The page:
Lansdowne Proposes Body Cameras To Help Combat Racial Profiling
Thursday, January 30, 2014
Photo by Megan Burks / KPBS
San Diego Police Chief William Lansdowne heard from community members who said they've been racially profiled and proposed sweeping changes to address their concerns.
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San Diego Police Chief William Lansdowne Wednesday proposed sweeping changes in the way his department combats racial profiling. He asked the City Council's public safety committee for up to $200,000 to test body cameras – often called cop cams or lapel cameras – on 100 officers. A full roll-out of the technology could cost $2 million annually.
The proposal comes after a recent KPBS and Voice of San Diego investigation revealed the department's efforts to collect racial data at traffic stops had slackened. At the time Lansdowne said he hadn't enforced the data policy because the community hadn't asked for it.
The request was made loud and clear Wednesday. Nearly 30 community members told Lansdowne and the committee they believe they or people they know have been racially profiled by San Diego police officers.
Many praised Lansdowne for his renewed attention to the issue. Lansdowne reinforced the department's data policy in a memo last fall and told KPBS Midday Edition last week he would overhaul the computer system that logs the information.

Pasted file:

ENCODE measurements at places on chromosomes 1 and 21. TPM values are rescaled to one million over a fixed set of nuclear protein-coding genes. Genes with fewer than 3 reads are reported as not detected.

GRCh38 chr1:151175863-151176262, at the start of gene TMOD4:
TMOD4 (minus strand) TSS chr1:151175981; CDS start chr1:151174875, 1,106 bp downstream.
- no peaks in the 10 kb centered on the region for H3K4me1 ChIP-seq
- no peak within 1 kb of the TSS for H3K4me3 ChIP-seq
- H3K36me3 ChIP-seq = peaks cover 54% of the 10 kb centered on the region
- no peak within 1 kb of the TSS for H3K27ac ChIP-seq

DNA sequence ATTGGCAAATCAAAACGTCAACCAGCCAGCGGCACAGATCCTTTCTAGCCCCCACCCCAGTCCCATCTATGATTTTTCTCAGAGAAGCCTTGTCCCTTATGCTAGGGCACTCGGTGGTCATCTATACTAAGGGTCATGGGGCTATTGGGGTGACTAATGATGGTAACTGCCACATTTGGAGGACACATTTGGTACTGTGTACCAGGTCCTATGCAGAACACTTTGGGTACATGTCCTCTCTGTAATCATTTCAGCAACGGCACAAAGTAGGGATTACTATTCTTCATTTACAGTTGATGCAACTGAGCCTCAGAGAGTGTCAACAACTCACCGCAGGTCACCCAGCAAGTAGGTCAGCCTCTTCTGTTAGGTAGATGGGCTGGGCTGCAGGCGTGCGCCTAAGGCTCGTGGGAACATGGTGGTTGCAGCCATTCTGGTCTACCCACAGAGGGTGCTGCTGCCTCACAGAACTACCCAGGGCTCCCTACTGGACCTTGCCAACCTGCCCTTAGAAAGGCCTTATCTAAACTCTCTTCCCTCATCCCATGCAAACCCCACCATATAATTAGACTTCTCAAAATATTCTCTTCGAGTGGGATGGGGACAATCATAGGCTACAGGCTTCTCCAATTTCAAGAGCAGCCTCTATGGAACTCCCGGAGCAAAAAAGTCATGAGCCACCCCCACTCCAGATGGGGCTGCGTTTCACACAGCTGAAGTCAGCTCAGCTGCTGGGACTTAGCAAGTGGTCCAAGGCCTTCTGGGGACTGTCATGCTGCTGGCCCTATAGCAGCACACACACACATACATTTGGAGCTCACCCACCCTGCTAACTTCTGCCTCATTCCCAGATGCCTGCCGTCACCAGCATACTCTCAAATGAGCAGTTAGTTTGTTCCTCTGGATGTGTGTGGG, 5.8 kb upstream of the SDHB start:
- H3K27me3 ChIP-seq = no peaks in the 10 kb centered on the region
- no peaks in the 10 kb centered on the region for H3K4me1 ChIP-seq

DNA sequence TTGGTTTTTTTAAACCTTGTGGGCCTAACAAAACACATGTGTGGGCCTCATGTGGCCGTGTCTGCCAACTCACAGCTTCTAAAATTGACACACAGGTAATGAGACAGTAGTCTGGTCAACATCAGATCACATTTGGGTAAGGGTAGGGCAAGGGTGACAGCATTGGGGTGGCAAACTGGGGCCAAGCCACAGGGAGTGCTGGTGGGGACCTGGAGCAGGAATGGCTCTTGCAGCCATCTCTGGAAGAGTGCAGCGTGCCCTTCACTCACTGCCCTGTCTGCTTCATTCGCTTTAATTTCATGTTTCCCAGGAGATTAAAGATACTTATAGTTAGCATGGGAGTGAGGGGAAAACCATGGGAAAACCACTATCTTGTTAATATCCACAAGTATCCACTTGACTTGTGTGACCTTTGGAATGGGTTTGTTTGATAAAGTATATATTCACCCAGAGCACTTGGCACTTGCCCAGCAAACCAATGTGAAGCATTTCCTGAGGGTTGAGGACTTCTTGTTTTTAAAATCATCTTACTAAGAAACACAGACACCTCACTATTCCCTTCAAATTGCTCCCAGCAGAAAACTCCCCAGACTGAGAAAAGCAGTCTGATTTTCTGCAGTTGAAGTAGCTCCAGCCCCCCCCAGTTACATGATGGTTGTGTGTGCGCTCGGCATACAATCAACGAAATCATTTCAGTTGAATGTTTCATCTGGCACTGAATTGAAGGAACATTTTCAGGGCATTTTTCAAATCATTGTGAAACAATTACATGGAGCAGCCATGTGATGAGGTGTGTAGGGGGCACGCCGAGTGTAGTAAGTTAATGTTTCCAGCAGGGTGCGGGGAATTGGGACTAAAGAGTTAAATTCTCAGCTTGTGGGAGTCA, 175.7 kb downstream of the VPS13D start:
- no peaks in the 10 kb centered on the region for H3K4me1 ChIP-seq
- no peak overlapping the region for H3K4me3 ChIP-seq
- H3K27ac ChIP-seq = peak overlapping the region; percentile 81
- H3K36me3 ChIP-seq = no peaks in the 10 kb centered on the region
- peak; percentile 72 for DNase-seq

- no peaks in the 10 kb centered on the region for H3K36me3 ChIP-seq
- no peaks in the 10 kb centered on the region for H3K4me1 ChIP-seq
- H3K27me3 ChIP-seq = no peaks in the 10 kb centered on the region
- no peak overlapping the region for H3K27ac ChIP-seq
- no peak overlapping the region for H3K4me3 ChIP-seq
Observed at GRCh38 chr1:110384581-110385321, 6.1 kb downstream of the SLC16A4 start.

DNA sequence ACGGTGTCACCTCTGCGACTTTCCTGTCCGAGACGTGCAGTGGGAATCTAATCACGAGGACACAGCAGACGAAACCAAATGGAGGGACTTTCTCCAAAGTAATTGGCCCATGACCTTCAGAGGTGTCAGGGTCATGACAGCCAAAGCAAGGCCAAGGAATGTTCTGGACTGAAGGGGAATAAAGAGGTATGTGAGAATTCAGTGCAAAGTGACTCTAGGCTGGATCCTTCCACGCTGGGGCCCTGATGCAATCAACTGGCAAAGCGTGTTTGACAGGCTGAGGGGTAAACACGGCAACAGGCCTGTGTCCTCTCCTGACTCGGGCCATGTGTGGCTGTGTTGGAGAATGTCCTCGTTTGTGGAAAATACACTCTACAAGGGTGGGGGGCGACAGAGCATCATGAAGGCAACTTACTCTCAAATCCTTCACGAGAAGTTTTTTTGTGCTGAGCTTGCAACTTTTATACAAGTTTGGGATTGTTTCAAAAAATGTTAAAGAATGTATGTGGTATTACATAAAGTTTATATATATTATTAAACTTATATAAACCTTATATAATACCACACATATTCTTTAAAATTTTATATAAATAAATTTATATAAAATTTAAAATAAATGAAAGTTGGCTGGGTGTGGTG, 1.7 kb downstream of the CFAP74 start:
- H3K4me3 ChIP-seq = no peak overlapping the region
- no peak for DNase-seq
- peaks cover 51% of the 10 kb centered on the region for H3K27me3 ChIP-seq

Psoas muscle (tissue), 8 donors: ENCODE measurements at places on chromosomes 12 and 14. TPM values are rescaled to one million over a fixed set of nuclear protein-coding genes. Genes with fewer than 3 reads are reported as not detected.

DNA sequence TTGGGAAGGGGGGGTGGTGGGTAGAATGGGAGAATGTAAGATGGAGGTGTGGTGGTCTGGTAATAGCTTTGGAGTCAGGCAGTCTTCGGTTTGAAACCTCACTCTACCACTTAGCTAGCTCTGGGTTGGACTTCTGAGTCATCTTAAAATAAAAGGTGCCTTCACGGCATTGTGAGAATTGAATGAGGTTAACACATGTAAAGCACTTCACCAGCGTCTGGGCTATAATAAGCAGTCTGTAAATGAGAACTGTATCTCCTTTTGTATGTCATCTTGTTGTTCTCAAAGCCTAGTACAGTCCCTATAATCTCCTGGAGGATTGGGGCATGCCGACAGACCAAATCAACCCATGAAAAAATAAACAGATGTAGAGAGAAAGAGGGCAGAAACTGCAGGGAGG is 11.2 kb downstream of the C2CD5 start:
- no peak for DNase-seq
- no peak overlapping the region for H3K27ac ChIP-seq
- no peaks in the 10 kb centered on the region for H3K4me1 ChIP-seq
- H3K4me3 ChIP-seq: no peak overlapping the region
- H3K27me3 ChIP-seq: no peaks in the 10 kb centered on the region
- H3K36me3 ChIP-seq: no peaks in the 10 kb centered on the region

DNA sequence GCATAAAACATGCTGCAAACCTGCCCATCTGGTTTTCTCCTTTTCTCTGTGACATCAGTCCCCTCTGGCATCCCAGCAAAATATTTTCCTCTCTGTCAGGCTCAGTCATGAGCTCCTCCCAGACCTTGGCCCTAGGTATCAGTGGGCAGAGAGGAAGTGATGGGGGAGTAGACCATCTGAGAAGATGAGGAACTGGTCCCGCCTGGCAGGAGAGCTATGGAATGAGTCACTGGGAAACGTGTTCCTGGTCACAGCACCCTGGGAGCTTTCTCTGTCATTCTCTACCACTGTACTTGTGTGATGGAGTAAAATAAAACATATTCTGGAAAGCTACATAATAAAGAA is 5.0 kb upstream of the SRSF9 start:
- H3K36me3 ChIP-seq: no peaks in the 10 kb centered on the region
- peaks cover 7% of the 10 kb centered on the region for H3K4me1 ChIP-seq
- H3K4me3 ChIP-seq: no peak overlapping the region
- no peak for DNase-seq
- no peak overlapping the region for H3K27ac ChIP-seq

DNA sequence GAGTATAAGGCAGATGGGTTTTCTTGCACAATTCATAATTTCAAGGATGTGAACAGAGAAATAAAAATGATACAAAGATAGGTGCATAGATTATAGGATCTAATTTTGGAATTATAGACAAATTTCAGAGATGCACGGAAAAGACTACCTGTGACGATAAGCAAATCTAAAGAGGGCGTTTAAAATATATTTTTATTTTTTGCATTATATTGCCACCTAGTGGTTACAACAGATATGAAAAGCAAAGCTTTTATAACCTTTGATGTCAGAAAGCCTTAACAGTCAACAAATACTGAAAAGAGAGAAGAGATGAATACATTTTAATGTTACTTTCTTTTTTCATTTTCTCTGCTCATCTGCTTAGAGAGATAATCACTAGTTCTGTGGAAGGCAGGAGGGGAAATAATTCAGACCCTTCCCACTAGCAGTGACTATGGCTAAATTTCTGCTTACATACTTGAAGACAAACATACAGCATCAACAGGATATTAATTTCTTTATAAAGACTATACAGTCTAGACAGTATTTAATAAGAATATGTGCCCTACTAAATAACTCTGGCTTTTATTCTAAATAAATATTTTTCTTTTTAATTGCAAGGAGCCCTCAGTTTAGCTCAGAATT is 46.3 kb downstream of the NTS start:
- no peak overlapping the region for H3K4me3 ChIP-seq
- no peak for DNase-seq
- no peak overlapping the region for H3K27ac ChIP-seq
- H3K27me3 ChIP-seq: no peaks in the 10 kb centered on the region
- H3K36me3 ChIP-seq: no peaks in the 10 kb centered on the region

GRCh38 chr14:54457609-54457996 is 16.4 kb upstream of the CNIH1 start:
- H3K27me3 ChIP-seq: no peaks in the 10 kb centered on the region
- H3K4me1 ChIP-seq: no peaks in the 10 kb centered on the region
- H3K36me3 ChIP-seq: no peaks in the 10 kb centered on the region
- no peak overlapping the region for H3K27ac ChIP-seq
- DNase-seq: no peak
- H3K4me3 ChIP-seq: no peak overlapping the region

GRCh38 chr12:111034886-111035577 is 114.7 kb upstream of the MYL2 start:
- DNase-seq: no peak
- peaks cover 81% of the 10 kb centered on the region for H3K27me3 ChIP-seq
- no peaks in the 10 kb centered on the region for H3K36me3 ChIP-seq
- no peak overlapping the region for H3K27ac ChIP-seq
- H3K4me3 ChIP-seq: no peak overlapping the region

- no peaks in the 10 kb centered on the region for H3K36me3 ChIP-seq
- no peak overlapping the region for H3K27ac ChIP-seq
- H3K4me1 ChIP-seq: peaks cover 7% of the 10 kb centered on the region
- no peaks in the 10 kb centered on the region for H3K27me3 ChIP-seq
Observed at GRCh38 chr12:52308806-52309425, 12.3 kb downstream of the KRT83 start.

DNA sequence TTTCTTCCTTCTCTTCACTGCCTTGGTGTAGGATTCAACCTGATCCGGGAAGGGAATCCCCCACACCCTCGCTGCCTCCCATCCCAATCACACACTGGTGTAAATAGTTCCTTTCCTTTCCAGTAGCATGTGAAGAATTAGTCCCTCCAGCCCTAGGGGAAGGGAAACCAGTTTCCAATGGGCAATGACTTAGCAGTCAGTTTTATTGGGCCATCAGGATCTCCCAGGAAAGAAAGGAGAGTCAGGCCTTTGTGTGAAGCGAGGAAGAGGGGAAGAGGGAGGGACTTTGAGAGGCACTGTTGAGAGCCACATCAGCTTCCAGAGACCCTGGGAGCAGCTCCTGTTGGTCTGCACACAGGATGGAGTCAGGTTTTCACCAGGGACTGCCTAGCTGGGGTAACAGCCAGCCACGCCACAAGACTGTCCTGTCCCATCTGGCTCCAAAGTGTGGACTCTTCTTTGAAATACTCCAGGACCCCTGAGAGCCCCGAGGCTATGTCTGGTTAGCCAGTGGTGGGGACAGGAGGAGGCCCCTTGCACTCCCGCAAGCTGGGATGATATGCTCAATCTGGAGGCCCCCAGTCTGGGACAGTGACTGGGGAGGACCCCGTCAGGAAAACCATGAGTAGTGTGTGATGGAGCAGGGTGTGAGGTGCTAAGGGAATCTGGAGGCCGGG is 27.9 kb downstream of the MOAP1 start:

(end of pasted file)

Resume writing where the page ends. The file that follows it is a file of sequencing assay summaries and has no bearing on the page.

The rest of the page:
But the speakers urged for meaningful change in the way officers conduct business. Many said officers are too quick to ask young minorities whether they're on probation or a member of a gang.
"All of our young people are not gang members. It's a small amount that create bad. And I know it's not all the police officers," said Nation of Islam Minister Hugh Muhammad. "But just like we want to deal with the young ones creating the problems, we expect the police department to deal with those that are creating that problem."
Assistant Police Chief Shelley Zimmerman told the committee the department is in full compliance with diversity training standards. Lansdowne earlier said he receives few formal racial profiling complaints and that none were sustained in recent years.
But he said he would work with the local NAACP and ACLU to improve the department's data policy and make the information public after six months.
In response to requests from the crowd and committee chair Marti Emerald, Lansdowne said he would explore whether officers can log the data for pedestrian stops, as well as traffic stops. And he agreed to attend town hall meetings in southeastern San Diego at the request of Councilwoman Myrtle Cole, who called for Wednesday's hearing.
"We will do those things necessary to make sure this community understands how much we care about them," Lansdowne said.
Lansdowne is expected to report back to the committee in April.
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